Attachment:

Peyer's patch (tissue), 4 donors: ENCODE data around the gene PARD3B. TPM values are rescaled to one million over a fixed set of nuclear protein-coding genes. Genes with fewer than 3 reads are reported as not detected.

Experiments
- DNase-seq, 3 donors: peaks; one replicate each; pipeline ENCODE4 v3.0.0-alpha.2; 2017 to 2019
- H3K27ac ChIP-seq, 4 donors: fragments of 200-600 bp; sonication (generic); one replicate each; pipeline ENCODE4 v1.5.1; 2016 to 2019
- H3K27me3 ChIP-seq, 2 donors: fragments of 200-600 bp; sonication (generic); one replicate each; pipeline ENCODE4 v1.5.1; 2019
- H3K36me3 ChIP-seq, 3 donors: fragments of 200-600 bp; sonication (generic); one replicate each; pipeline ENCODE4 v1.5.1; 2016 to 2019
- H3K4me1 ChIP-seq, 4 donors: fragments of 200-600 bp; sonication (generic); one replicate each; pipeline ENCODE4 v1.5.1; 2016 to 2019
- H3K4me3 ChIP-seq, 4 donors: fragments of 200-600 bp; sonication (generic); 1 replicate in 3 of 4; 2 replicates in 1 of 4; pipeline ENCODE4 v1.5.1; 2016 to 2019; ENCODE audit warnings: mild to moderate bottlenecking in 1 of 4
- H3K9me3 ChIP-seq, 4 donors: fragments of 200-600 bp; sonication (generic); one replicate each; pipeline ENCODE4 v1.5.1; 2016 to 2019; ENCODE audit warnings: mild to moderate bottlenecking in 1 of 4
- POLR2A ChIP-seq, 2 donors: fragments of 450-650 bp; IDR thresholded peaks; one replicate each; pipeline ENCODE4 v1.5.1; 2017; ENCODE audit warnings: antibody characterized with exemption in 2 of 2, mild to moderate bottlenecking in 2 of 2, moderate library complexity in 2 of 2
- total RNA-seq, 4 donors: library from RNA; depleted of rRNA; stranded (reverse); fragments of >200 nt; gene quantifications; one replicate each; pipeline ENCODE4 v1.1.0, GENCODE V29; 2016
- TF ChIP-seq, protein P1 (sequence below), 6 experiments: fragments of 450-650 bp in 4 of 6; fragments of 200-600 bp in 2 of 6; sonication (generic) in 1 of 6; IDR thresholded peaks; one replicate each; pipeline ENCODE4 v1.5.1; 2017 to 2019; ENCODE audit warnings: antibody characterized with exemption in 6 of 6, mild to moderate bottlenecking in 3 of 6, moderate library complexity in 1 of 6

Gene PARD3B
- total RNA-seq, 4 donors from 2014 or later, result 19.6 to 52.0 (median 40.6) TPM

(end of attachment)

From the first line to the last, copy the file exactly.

Peyer's patch (tissue), 4 donors: ENCODE data around the gene PARD3B. TPM values are rescaled to one million over a fixed set of nuclear protein-coding genes. Genes with fewer than 3 reads are reported as not detected.

Experiments
- DNase-seq, 3 donors: peaks; one replicate each; pipeline ENCODE4 v3.0.0-alpha.2; 2017 to 2019
- H3K27ac ChIP-seq, 4 donors: fragments of 200-600 bp; sonication (generic); one replicate each; pipeline ENCODE4 v1.5.1; 2016 to 2019
- H3K27me3 ChIP-seq, 2 donors: fragments of 200-600 bp; sonication (generic); one replicate each; pipeline ENCODE4 v1.5.1; 2019
- H3K36me3 ChIP-seq, 3 donors: fragments of 200-600 bp; sonication (generic); one replicate each; pipeline ENCODE4 v1.5.1; 2016 to 2019
- H3K4me1 ChIP-seq, 4 donors: fragments of 200-600 bp; sonication (generic); one replicate each; pipeline ENCODE4 v1.5.1; 2016 to 2019
- H3K4me3 ChIP-seq, 4 donors: fragments of 200-600 bp; sonication (generic); 1 replicate in 3 of 4; 2 replicates in 1 of 4; pipeline ENCODE4 v1.5.1; 2016 to 2019; ENCODE audit warnings: mild to moderate bottlenecking in 1 of 4
- H3K9me3 ChIP-seq, 4 donors: fragments of 200-600 bp; sonication (generic); one replicate each; pipeline ENCODE4 v1.5.1; 2016 to 2019; ENCODE audit warnings: mild to moderate bottlenecking in 1 of 4
- POLR2A ChIP-seq, 2 donors: fragments of 450-650 bp; IDR thresholded peaks; one replicate each; pipeline ENCODE4 v1.5.1; 2017; ENCODE audit warnings: antibody characterized with exemption in 2 of 2, mild to moderate bottlenecking in 2 of 2, moderate library complexity in 2 of 2
- total RNA-seq, 4 donors: library from RNA; depleted of rRNA; stranded (reverse); fragments of >200 nt; gene quantifications; one replicate each; pipeline ENCODE4 v1.1.0, GENCODE V29; 2016
- TF ChIP-seq, protein P1 (sequence below), 6 experiments: fragments of 450-650 bp in 4 of 6; fragments of 200-600 bp in 2 of 6; sonication (generic) in 1 of 6; IDR thresholded peaks; one replicate each; pipeline ENCODE4 v1.5.1; 2017 to 2019; ENCODE audit warnings: antibody characterized with exemption in 6 of 6, mild to moderate bottlenecking in 3 of 6, moderate library complexity in 1 of 6

Gene PARD3B
- total RNA-seq, 4 donors from 2014 or later, result 19.6 to 52.0 (median 40.6) TPM